PRIMARY SOURCE WEBSITE This report by Captain Richard Pratt shows the influence of religious thinking involved in the Carlisle Indian Schools. It is summarized in the lines:"Not until there shall be in every locality throughout the nation a supremacy of the Bible principle of the brotherhood of man and the fatherhood of God,... nor will we have done so until there is throughout all of our communities the most unequivocal and complete acceptance of our own doctrines, both national and religious."

Good Neighbors and Bad: Religious Differences on the Plains in the Early 20th century

AUDIO INTERVIEW The harmony of rural life is often romanticized, but differences among neighbors, whether ethnic, religious or political, could often lead to tension, especially as new groups emigrated west. Ezra and Dan Miller were born in a sod house in North Dakota but migrated with a group of Amish Mennonites to Montana. In this 1981 interview, conducted by Laurie Mercier for the Montana Historical Society, they described how local cowboys reacted to the influx of Amish farmers.

"We Chinese Are Viewed Like Thieves and Enemies"- Pun Chi Appeals to Congress to Protect the Rights of Chinese, ca. 1860

PRIMARY SOURCE 19th c. businessmen eager for cheap labor for California's mining, railroads, and agriculture encouraged Chinese migrants to voyage to the U.S. In the 1850s, as the Chinese population grew, an anti-Chinese movement mounted. The California legislature and courts restricted the rights of Chinese immigrants with the Foreign Miners Tax of 1852 and a California Supreme Court decision - People v. Hall (1854) - that excluded Chinese testimony from the courts, further sanctioning violence against Chinese residents. Pun Chi, a young Chinese merchant, wrote this appeal to Congress, sometime between 1856 and 1868, seeking help against growing anti-Chinese movement. Reminding Congress that Chinese migration had been encouraged and that migrants deserved legal protection once in America, he gave graphic accounts of the mining tax collectors' abuses and the murder of Chinese miners. Though many who considered themselves Christians backed the anti-Chinese effort, partly on religious grounds, William Speer, a Presbyterian minister and missionary in San Francisco's Chinatown, translated Pun Chi's appeal and published it in 1870.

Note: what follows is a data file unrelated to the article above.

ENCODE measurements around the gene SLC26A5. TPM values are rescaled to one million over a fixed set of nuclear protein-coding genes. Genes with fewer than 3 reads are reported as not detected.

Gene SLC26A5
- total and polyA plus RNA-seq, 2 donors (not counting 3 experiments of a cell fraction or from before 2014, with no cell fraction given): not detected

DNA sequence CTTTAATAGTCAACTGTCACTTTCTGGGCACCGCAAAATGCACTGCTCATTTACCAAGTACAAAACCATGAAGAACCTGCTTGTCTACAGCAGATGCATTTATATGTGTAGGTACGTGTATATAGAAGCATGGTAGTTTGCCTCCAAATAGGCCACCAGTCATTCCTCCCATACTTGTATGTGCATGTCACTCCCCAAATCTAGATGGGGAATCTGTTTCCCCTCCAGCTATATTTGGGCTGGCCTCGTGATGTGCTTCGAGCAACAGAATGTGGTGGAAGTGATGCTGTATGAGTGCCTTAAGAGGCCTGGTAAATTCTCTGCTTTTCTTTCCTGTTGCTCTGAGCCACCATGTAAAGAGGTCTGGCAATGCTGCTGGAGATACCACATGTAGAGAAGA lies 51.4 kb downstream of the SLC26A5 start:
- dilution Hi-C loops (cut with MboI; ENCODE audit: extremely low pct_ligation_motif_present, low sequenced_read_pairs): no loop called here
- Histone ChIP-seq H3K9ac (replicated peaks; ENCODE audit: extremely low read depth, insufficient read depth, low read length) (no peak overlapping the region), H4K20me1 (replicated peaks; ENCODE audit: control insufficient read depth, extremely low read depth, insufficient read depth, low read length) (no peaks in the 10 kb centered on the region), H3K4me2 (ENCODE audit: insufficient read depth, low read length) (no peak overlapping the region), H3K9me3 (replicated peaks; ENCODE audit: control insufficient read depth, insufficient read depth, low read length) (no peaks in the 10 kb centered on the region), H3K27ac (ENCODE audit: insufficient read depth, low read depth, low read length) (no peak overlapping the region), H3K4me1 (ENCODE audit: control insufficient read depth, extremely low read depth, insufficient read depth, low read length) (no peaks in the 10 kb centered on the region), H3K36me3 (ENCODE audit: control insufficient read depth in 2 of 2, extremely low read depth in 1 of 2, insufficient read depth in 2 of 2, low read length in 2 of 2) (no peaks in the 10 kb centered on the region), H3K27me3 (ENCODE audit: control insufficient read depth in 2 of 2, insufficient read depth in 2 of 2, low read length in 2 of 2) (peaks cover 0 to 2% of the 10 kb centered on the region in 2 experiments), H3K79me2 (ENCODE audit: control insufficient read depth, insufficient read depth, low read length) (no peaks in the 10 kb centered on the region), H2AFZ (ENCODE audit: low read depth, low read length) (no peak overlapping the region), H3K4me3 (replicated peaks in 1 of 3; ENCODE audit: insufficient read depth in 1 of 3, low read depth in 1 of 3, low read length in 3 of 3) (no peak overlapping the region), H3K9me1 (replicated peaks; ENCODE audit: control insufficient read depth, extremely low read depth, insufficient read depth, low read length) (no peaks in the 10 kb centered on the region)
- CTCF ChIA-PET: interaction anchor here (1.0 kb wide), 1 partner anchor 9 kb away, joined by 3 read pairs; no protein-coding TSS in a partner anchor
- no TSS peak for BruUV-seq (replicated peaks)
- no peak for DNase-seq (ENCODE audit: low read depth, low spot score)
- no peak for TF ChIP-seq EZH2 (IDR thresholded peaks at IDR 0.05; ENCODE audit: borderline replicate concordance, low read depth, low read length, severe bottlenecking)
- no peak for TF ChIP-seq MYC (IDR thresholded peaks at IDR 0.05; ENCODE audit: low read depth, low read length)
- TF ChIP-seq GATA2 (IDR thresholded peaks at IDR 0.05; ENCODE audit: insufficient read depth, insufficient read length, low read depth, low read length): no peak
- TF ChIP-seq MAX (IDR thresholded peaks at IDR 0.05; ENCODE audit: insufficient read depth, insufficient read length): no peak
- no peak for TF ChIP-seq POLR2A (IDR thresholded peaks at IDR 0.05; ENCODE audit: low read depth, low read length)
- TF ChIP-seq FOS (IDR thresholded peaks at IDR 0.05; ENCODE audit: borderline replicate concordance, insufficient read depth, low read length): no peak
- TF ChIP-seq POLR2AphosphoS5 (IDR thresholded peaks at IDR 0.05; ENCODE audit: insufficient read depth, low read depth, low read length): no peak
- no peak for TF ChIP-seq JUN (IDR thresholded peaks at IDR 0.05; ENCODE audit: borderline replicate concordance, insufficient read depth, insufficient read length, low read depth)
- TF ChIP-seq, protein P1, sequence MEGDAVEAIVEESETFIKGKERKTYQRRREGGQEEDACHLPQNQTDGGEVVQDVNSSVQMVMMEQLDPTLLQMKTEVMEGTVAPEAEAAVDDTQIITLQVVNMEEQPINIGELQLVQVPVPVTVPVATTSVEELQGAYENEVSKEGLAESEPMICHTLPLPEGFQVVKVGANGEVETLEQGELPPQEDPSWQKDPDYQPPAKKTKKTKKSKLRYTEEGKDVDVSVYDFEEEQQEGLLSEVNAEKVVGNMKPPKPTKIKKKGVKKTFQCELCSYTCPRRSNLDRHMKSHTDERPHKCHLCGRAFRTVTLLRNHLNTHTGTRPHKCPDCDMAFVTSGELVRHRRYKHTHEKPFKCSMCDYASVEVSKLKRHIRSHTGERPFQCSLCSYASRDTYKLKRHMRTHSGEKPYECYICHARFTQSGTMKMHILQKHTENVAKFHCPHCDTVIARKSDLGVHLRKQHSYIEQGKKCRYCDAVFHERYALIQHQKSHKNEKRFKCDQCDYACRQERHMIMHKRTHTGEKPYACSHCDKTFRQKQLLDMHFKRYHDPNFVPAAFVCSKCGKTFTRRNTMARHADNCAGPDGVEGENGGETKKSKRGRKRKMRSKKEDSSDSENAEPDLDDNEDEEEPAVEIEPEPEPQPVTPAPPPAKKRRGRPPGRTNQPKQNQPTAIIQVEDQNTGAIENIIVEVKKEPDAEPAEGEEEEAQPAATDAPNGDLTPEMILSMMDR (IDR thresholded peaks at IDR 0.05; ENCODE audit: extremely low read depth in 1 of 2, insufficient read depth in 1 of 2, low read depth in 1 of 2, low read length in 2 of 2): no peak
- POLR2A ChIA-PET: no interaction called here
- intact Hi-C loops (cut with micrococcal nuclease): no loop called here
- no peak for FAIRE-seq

Protestant Paranoia: The American Protective Association Oath

PRIMARY SOURCE In 1887, Henry F. Bowers founded the nativist American Protective Association (APA) in Clinton, Iowa. Bowers was a Mason, and he drew from its fraternal ritual...elaborate regalia, initiation ceremonies, and a secret organizing the APA. He also drew many Masons, an organization that barred Catholics. The organization quickly acquired an anti-union cast. Among other things, the APA claimed that the Catholic leader of the Knights, Terence V. Powderly, was part of a larger conspiracy against American institutions. Even so, the APA successfully recruited significant numbers of disaffected trade unionists in an era of economic hard times and the collapse of the Knights of Labor. This secret oath taken by members of the American Protective Association in the 1890s revealed the depth of Protestant distrust and fear of Catholics holding public office.